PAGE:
IBM SPSS Direct Marketing 22 - University Of Sussex

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IBM SPSS Direct Marketing 22

NoteBefore using this information and the product it supports, read the information in “Notices” on page 25.Product InformationThis edition applies to version 22, release 0, modification 0 of IBM SPSS Statistics and to all subsequent releases andmodifications until otherwise indicated in new editions.

ContentsChapter 1. Direct Marketing . . . . . . 1Chapter 5. Postal Code ResponseRates . . . . . . . . . . . . . . . 15Chapter 2. RFM Analysis . . . . . . . 3Settings. . . . . . . . . . .Creating a Categorical Response FieldRFM Scores from Transaction Data . . .RFM Scores from Customer Data . . .RFM Binning . . . . . . . . . .Saving RFM Scores from Transaction DataSaving RFM Scores from Customer Data .RFM Output . . . . . . . . . .344677Chapter 3. Cluster analysis . . . . . . 9Settings.Chapter 4. Prospect profilesSettings. . . . . . . . . . .Creating a categorical response field . 10. . . . . 11. 12. 13. 16. 17Chapter 6. Propensity to purchase . . . 19Settings. . . . . . . . . . .Creating a categorical response field . 21. 22Chapter 7. Control Package Test. . . . 23Notices . . . . . . . . . . . . . . 25Trademarks . 27Index . . . . . . . . . . . . . . . 29iii

ivIBM SPSS Direct Marketing 22

Chapter 1. Direct MarketingThe Direct Marketing option provides a set of tools designed to improve the results of direct marketingcampaigns by identifying demographic, purchasing, and other characteristics that define various groupsof consumers and targeting specific groups to maximize positive response rates.RFM Analysis. This technique identifies existing customers who are most likely to respond to a newoffer.Cluster Analysis. This is an exploratory tool designed to reveal natural groupings (or clusters) withinyour data. For example, it can identify different groups of customers based on various demographic andpurchasing characteristics.Prospect Profiles. This technique uses results from a previous or test campaign to create descriptiveprofiles. You can use the profiles to target specific groups of contacts in future campaigns. See the topicChapter 4, “Prospect profiles,” on page 11 for more information.Postal Code Response Rates. This technique uses results from a previous campaign to calculate postalcode response rates. Those rates can be used to target specific postal codes in future campaigns. See thetopic Chapter 5, “Postal Code Response Rates,” on page 15 for more information.Propensity to Purchase. This technique uses results from a test mailing or previous campaign to generatepropensity scores. The scores indicate which contacts are most likely to respond. See the topic Chapter 6,“Propensity to purchase,” on page 19 for more information.Control Package Test. This technique compares marketing campaigns to see if there is a significantdifference in effectiveness for different packages or offers. See the topic Chapter 7, “Control PackageTest,” on page 23 for more information. Copyright IBM Corporation 1989, 20131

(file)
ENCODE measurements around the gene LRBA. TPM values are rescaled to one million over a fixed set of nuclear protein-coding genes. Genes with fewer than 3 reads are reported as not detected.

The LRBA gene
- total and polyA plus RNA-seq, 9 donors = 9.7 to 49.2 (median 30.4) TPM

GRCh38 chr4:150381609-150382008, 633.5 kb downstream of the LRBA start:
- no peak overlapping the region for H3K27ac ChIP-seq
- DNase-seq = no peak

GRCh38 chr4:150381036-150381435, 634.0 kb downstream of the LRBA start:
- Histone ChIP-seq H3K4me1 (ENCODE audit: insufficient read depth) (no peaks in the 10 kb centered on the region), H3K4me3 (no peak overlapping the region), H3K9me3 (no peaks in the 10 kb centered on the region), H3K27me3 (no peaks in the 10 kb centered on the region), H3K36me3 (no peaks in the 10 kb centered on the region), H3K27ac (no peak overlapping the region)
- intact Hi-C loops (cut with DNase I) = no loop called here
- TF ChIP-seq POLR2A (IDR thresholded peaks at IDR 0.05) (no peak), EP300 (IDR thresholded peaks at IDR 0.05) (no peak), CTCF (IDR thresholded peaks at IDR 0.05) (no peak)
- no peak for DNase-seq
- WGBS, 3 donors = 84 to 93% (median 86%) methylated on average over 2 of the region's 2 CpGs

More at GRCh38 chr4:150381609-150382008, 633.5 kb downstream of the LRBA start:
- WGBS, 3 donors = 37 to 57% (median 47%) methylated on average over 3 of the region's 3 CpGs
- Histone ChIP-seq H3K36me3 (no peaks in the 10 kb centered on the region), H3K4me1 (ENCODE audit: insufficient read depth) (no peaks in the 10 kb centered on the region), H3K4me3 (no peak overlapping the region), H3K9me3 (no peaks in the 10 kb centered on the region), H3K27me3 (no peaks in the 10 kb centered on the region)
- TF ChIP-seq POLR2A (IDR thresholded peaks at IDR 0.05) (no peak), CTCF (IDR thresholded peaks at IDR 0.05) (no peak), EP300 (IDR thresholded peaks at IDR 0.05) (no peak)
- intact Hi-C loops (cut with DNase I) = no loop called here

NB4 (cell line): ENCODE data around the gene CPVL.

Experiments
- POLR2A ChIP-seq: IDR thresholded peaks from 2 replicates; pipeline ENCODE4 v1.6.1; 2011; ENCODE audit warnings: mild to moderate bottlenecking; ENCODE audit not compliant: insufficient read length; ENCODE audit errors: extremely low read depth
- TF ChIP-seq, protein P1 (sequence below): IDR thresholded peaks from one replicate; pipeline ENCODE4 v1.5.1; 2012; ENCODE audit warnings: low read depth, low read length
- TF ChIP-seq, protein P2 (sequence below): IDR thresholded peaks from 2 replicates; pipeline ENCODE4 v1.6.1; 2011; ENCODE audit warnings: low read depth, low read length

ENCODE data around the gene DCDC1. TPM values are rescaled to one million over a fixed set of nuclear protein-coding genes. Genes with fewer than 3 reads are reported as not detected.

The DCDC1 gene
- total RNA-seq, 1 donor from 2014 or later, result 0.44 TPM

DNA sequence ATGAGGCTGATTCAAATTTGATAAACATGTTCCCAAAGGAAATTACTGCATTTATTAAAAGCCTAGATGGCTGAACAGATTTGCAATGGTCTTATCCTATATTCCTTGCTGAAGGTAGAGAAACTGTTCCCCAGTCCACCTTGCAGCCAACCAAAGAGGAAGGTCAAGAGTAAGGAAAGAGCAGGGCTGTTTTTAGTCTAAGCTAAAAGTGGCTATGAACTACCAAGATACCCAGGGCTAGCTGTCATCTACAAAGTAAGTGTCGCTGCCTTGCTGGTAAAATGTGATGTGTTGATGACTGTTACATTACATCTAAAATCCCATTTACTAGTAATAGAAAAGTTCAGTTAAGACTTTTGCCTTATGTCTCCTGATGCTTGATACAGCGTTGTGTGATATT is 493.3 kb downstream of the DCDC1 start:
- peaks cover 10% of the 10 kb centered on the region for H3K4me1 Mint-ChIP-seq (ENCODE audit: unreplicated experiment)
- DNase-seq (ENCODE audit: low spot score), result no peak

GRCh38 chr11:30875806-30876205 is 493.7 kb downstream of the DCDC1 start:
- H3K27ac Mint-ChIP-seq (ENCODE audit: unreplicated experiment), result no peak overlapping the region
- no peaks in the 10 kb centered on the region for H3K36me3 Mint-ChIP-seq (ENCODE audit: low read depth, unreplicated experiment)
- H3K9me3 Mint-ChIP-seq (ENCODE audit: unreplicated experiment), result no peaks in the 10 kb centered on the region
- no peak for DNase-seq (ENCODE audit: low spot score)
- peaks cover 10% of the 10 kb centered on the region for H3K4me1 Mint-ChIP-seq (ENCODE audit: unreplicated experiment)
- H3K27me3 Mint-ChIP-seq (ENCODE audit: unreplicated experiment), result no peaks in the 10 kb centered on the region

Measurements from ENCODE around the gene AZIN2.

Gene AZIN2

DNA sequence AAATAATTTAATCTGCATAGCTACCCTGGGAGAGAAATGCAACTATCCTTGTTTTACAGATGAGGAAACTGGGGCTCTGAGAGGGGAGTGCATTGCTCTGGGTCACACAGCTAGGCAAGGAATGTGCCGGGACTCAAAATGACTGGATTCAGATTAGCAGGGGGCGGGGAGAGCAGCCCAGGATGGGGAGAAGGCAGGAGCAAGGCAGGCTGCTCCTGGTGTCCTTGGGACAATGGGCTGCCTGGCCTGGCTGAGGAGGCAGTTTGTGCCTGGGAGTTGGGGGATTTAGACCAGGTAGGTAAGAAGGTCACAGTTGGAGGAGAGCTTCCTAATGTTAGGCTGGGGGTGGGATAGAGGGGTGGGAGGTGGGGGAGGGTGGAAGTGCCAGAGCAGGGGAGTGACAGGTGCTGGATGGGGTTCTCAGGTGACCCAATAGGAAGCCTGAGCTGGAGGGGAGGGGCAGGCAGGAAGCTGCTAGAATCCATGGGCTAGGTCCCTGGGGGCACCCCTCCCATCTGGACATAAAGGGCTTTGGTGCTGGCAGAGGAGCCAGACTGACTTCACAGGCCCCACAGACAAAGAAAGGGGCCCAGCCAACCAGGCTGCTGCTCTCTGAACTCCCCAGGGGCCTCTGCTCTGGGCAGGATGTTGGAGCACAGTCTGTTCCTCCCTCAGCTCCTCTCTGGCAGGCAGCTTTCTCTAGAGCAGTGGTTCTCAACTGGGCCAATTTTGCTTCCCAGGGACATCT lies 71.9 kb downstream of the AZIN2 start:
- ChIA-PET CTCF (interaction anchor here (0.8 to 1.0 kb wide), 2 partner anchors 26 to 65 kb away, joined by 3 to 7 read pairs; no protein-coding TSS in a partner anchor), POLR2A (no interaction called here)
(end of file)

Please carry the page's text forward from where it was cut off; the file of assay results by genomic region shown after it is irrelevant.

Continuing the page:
2IBM SPSS Direct Marketing 22